"Suspending the tax will be an important step in addressing the harmful effect it is having on research and development, and continued medical progress," Vincent Forlenza, chairman of the industry group AdvaMed, said at the time. But will the temporary reprieve do much to reduce the cost pressure facing firms and, by extension, the motivation to outsource? Not according to Maria Shepherd, president of Medi-Vantage, a consulting firm for medical device companies.

"It has only been introduced for two years, so we don’t really know what is going to happen in the future," she says. "It’s great there’s a moratorium on the tax, but medical device companies, like any large industry, have to look five to ten years ahead. There’s a huge amount of momentum in the industry to try to get rid of this tax permanently, but with the risk that it might come back in two years, there are still big financial constraints on everyone."

Stick to what you know

Of course, economic challenges are not the only thing motivating medical device companies to outsource. When it comes to manufacturing, lower labour costs and conserving financial resources are clearly key, but with R&D, the drivers are multifactoral.

"It has a lot to do with cost pressures, but it’s also about using the core competencies of contract R&D companies," Shepherd says. "Some of these companies are broad-based and have expertise in many areas of medical device marketing, but many of them specialise and are often very technology focused.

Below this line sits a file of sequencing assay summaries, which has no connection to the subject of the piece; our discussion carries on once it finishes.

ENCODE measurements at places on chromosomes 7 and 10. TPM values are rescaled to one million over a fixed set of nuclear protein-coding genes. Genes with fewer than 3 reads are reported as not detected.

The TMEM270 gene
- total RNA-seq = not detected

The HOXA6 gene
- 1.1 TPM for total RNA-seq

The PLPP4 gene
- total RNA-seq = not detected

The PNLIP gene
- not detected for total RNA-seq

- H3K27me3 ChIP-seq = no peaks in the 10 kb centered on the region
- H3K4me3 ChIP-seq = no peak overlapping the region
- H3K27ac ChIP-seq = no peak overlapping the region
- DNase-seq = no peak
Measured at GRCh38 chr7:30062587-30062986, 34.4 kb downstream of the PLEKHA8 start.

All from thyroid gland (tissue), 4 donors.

"So the goal here is to make sure we are using the best possible resources to be able to develop new products, and meet the innovation needs of hospitals, patients and physicians. We use so many different types of technology – software-based technology, electronic technology – that no one medical device company can be an expert in all of them."

By way of example, Shepherd offers a case involving her previous employer – Boston Scientific, a worldwide developer, manufacturer and marketer of medical devices. "They are largely a non-capital-equipment catheter-based technology company," she says. "Their area of expertise is mostly in catheters and implantables. What would happen if they needed to create some sort of companion monitor for a product? Would that be a competency of theirs? Probably not.

"Of course, anyone can acquire that level of competency, but would it be cost-effective? If, for example, you need to have some sort of console or monitor to go along with one of your devices, you’d go to a company that specialises in manufacturing those things, that makes electronic monitors and other similar systems."